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Session: Machine Learning for Toxicity Prediction [Return to Session]

Patient-Specific Nuclei Size and Cell Spacing Distribution Extraction From Histopathology Whole Slide Images for Treatment Outcome Prediction Modelling

Y Zou1*, M Lecavalier-barsoum2, M Pelmus3, S Abbasinejad Enger1,2,4, (1) Medical Physics Unit, Department of Oncology, Faculty of Medicine, McGill University, Montreal, QC, CA, (2) Department of Radiation Oncology, Jewish General Hospital, Montreal, QC, Canada, (3) Department of Pathology, Faculty of Medicine, McGill University, Montreal, QC, CA, (4) Lady Davis Institute for Medical Research, Jewish General Hospital, Montreal, QC, CA


MO-C930-IePD-F5-1 (Monday, 7/11/2022) 9:30 AM - 10:00 AM [Eastern Time (GMT-4)]

Exhibit Hall | Forum 5

Purpose: To deliver a fully automated and generalizable approach extracting patient-specific nuclei size (ns) and cell spacing (cs) distributions from cancerous and non-tumoral regions of hematoxylin and eosin (H&E) stained digital histopathology Whole-Slide-Images (WSI) for gynecological cancer multiscale treatment outcome modelling.

Methods: Each pre-treatment gigapixel H&E WSI digitized at 40 x magnification (0.2482 microns/pixel) were divided into 5000 x 5000-pixel patches. Within each patch, the nucleus centers were identified by a difference of gaussians blob detection algorithm obtaining Delaunay triangulations and Voronoi diagrams providing cs radius. The ns radius was computed from stained pixels dominated by hematoxylin content with an automatic thresholding algorithm. With multiprocessing CPUs on a PC for each WSI, eight feature types were calculated preserving biopsies tissue heterogeneity: the mean and standard deviation of cs and ns distributions concatenated from all patches for cancerous and non-tumoral regions. This method was applied to 40 patients (1 WSI per patient) with treatment outcomes of post radiation-therapy (RT) recurrence (n = 9),and death (n = 8)).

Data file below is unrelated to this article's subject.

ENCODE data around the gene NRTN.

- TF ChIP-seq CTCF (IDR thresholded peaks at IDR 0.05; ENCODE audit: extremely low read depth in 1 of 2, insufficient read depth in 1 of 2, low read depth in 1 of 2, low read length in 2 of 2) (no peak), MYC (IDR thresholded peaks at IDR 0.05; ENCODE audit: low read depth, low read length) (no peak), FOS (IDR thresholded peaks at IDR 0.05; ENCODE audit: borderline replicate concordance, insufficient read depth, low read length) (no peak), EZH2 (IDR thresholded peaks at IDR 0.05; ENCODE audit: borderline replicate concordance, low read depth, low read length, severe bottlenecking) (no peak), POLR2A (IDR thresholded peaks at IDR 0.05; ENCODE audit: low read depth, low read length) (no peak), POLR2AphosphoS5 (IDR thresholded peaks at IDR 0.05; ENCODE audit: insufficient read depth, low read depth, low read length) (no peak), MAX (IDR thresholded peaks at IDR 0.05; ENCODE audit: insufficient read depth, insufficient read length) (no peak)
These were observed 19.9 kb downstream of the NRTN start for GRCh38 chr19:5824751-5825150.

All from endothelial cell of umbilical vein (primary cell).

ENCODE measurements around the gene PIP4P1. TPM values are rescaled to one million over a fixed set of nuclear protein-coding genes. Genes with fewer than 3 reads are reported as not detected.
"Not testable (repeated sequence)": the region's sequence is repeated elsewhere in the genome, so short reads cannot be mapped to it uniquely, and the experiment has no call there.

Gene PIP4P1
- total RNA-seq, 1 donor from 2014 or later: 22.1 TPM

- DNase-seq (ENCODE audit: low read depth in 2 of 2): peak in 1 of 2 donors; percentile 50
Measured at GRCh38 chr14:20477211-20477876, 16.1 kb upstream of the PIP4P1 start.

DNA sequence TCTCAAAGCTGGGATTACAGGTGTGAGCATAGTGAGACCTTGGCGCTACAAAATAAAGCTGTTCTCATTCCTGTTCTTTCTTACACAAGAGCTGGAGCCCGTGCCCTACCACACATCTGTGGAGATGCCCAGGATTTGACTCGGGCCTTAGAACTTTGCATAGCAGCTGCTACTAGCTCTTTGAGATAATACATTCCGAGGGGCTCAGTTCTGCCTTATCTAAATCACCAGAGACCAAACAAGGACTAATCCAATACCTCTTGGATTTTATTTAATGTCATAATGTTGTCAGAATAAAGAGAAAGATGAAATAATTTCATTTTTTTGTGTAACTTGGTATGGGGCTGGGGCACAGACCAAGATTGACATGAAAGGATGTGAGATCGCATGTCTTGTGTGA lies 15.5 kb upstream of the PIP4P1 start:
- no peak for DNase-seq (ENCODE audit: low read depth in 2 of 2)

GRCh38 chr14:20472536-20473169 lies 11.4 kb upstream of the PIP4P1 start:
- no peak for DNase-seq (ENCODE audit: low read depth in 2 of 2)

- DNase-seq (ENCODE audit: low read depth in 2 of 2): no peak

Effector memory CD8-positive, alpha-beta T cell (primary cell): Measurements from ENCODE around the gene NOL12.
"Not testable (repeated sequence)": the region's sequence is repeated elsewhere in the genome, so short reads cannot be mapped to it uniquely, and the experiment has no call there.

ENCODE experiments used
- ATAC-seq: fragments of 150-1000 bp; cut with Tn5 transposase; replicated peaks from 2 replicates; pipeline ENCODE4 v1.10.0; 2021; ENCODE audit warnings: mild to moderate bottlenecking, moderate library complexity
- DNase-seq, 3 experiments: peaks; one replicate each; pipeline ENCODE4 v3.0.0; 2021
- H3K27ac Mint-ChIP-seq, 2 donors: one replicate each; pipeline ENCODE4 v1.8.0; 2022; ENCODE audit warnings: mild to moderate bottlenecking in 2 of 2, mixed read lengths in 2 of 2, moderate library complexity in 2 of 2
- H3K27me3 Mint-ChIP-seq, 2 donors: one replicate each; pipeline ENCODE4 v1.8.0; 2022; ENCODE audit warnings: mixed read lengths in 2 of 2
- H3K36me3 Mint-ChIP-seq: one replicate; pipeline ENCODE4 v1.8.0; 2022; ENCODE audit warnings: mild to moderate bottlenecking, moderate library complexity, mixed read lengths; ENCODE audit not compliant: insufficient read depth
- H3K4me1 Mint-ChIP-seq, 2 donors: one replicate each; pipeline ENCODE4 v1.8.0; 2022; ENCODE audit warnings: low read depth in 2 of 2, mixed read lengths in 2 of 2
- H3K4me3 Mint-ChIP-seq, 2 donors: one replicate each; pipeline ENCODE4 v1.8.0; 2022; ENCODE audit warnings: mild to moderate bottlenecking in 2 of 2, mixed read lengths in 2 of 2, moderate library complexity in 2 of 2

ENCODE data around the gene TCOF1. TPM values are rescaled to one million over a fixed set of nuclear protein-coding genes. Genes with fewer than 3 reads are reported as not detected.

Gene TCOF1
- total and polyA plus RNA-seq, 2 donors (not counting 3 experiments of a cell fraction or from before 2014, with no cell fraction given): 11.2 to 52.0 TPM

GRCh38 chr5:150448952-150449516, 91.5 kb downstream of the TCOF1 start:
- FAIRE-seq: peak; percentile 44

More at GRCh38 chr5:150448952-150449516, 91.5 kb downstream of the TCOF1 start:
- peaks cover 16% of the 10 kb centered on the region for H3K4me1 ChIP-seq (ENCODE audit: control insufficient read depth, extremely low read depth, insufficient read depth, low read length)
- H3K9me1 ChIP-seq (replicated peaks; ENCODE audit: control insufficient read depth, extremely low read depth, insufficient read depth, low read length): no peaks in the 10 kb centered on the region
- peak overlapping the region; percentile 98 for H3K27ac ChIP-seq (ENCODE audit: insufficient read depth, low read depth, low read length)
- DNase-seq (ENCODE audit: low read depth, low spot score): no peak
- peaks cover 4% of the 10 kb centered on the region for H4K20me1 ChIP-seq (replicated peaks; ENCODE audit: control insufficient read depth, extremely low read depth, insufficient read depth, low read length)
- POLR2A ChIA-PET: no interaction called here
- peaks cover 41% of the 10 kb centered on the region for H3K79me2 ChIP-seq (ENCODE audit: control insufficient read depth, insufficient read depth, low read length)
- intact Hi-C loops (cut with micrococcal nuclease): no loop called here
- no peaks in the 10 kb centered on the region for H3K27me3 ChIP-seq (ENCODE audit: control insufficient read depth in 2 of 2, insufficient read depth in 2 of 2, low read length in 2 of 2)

Results: The WSI cancerous region cs distribution mean among patients without post-RT recurrence has a median of 6.64 microns, and those with post-RT recurrence with a median of 7.11 microns. This indicates the potential of utilizing such distribution features in treatment outcome prognosis modelling. Furthermore, at the third quartile, the WSI non-tumoral region ns distribution standard deviation among patients without post-RT recurrence has a value of 2.16 microns, and 1.46 microns for those with post-RT recurrence.

Conclusion: Our approach derives patient-specific microscopic data distributions from histopathology WSI that can be directly associated with retrospective patient outcomes. They are complementary and spatially orthogonal to information served by other medical imaging modalities such as CT, MR, and Ultrasound. Therefore, it has the unique potential to augment treatment outcome model inference when properly fused with radiological scans.

Funding Support, Disclosures, and Conflict of Interest: CIHR grant number 103548 and Canada Research Chairs Program (grant #252135)


Image Analysis, Feature Extraction, Radiation Therapy


IM/TH- Image Analysis (Single Modality or Multi-Modality): Imaging biomarkers and radiomics

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